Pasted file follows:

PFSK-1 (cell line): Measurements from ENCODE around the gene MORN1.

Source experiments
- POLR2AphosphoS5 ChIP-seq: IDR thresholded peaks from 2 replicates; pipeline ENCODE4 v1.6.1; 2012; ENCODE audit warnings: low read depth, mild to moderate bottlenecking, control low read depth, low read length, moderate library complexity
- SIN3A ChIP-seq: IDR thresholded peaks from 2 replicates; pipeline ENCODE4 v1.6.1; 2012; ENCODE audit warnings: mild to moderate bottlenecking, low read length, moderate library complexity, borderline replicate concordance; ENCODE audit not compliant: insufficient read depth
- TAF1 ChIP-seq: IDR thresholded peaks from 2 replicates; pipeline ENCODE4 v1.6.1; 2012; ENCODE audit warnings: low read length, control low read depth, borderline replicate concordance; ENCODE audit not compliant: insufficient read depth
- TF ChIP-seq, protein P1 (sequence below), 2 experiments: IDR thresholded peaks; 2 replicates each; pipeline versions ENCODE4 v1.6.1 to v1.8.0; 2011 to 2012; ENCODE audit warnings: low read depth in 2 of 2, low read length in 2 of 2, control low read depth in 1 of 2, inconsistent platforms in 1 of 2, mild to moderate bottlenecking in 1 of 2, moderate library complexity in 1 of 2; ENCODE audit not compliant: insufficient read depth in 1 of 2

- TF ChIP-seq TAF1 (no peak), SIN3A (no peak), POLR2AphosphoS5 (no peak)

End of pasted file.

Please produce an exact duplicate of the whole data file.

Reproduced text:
PFSK-1 (cell line): Measurements from ENCODE around the gene MORN1.

Source experiments
- POLR2AphosphoS5 ChIP-seq: IDR thresholded peaks from 2 replicates; pipeline ENCODE4 v1.6.1; 2012; ENCODE audit warnings: low read depth, mild to moderate bottlenecking, control low read depth, low read length, moderate library complexity
- SIN3A ChIP-seq: IDR thresholded peaks from 2 replicates; pipeline ENCODE4 v1.6.1; 2012; ENCODE audit warnings: mild to moderate bottlenecking, low read length, moderate library complexity, borderline replicate concordance; ENCODE audit not compliant: insufficient read depth
- TAF1 ChIP-seq: IDR thresholded peaks from 2 replicates; pipeline ENCODE4 v1.6.1; 2012; ENCODE audit warnings: low read length, control low read depth, borderline replicate concordance; ENCODE audit not compliant: insufficient read depth
- TF ChIP-seq, protein P1 (sequence below), 2 experiments: IDR thresholded peaks; 2 replicates each; pipeline versions ENCODE4 v1.6.1 to v1.8.0; 2011 to 2012; ENCODE audit warnings: low read depth in 2 of 2, low read length in 2 of 2, control low read depth in 1 of 2, inconsistent platforms in 1 of 2, mild to moderate bottlenecking in 1 of 2, moderate library complexity in 1 of 2; ENCODE audit not compliant: insufficient read depth in 1 of 2

- TF ChIP-seq TAF1 (no peak), SIN3A (no peak), POLR2AphosphoS5 (no peak)